Phoenixville could prove to be an excellent example of disagreement over when it renaissance “began.”  Shannon referred to 2003, as “decidedly pre-renaissance”.  But it’s not that simple, and Shannon came to understand that.  In her words,

But the bones were all there – a walkable downtown, a diverse population, an intimate small town feel in close proximity to Philadelphia and the bigger suburbs….As a new Phoenixville transplant, what I hadn’t yet learned, was the community underground of leaders who had been working for decades to poise our community for the explosion in growth / engagement we benefit from today…. the founding parents of Phoenixville, who stuck around after the mill closed, jobs were lost, and decades of pain, and darkness ensued. How these visionaries lit a flame of hope, and fanned it with their belief that this Phoenix would rise again from the ashes. Painstaking project by project, committee meeting by committee meeting, these heroes built up the foundation our community to poise it to rise greater than before.”

Here’s a question: might those “founding parents” who endured the hard times have a different idea as to what constitutes the beginning of “revival” than someone who had recently arrived?  They have a very different perspective, after all.  I suspect they might they date its beginning before 2003, but I am sure they could not all agree on any one year.

Could statistics—population trends, borough issued building permits, tax receipts and the like—help to answer this question?  Tangible results may offer a date (or more likely, a date range) that things began to coalesce, at least among those components that can be calculated.  Yet we must remember that tangible and measureable results only appear after several components have already coalesced.  People had indeed worked for decades prior to 2003 to revive Phoenixville.  That makes those positive economic indicators an example of results, not causes.  They thus have limited usefulness in answering that all-important question “WHY?”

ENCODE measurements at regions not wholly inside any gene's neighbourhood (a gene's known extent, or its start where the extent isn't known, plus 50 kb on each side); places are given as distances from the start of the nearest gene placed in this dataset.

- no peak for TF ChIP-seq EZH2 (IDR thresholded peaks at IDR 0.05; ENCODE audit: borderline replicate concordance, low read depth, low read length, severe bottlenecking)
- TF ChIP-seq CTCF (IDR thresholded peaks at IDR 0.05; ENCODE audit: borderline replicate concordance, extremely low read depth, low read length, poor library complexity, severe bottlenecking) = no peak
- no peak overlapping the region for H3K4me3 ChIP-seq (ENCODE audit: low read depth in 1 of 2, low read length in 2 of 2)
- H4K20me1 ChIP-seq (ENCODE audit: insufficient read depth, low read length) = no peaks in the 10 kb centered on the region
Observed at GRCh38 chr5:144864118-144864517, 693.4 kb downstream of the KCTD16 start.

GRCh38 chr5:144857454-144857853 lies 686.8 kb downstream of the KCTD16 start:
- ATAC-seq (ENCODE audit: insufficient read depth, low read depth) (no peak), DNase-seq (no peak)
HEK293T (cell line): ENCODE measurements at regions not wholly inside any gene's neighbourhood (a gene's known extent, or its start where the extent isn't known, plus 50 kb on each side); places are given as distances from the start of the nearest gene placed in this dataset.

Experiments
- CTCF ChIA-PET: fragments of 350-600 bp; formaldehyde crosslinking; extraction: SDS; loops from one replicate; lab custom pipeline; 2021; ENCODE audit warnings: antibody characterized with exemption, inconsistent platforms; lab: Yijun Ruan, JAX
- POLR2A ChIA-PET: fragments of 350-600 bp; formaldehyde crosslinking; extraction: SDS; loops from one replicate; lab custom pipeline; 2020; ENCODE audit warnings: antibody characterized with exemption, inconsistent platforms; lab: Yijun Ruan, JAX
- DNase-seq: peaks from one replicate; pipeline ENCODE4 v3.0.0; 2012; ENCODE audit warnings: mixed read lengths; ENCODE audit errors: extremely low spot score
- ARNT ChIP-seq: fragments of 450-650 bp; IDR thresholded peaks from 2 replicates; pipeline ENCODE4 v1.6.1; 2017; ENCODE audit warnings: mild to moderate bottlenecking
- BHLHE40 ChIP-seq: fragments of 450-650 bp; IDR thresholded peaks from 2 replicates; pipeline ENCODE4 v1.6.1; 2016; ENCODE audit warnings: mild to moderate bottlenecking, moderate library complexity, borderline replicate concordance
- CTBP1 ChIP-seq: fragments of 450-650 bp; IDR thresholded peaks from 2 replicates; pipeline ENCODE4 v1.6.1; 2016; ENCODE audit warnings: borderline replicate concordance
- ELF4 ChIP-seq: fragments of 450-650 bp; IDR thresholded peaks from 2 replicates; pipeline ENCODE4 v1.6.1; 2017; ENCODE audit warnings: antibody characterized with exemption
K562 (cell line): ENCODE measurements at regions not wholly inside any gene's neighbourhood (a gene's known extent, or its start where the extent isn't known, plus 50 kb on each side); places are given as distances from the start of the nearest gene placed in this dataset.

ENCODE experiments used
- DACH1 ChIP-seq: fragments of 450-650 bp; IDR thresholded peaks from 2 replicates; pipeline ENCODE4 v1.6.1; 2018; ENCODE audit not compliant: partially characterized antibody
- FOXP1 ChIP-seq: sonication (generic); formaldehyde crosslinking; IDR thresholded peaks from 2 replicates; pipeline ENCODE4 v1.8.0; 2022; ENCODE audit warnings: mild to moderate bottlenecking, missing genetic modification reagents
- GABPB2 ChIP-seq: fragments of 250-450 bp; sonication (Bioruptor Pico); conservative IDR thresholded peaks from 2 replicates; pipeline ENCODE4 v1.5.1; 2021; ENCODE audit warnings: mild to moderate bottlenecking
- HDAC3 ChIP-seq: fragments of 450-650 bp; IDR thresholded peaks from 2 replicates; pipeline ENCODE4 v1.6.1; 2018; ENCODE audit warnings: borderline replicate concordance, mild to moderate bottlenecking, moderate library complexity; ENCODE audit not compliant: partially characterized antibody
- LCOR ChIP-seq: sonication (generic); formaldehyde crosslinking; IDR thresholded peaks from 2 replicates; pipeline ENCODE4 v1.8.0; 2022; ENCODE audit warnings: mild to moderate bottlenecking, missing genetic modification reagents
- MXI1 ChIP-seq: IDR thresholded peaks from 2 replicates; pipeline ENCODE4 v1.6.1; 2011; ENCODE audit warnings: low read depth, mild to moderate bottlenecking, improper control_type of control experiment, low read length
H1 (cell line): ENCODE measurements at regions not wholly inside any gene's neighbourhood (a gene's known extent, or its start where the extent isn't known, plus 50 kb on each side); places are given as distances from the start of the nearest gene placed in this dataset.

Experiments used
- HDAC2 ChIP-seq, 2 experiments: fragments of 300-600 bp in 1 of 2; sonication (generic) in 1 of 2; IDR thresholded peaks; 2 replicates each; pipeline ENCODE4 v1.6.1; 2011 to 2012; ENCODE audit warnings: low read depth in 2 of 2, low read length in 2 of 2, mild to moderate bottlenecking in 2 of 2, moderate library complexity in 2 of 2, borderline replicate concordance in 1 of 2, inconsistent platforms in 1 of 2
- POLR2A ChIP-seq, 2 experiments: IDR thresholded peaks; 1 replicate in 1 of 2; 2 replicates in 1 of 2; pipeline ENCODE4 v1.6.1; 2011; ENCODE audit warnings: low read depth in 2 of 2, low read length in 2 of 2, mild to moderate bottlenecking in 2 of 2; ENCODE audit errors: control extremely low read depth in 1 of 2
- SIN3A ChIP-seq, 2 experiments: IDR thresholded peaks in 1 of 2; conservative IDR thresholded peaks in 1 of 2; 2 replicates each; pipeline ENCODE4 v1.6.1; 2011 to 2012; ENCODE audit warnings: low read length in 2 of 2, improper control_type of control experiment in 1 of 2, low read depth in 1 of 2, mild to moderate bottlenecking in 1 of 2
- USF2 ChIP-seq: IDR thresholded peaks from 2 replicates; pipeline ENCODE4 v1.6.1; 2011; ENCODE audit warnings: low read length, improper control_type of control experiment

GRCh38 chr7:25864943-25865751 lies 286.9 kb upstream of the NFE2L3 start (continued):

Let’s return to the question of perspective.  Even after statistical analysis had identified the date (range) when categories turned positive, wouldn’t something like “when Phoenixville’s renaissance began” ultimately be determined by your perspective anyway?  If we consider statistics as results, or at least only a partial answer, then we need to identify those less quantifiable but still necessary other components.

I believe that’s where the long-time residents can add a great deal to our discourse.  I would love to know when those hometown heroes—the ones who “stuck around”—think Phoenixville’s renaissance began. If you qualify as an “old time” resident (and I will let you define what that means), then chime in with your opinion, regardless of length; take as long as you need.  You can either comment on this blog, or email me directly at: mike@michaeltolle.com

Either way, you have a chance to add important, but too easily ignored, pieces to the puzzle.  I guarantee you that I will read what you send me, and perhaps even publish it, in part or in whole.  Let me know what you think!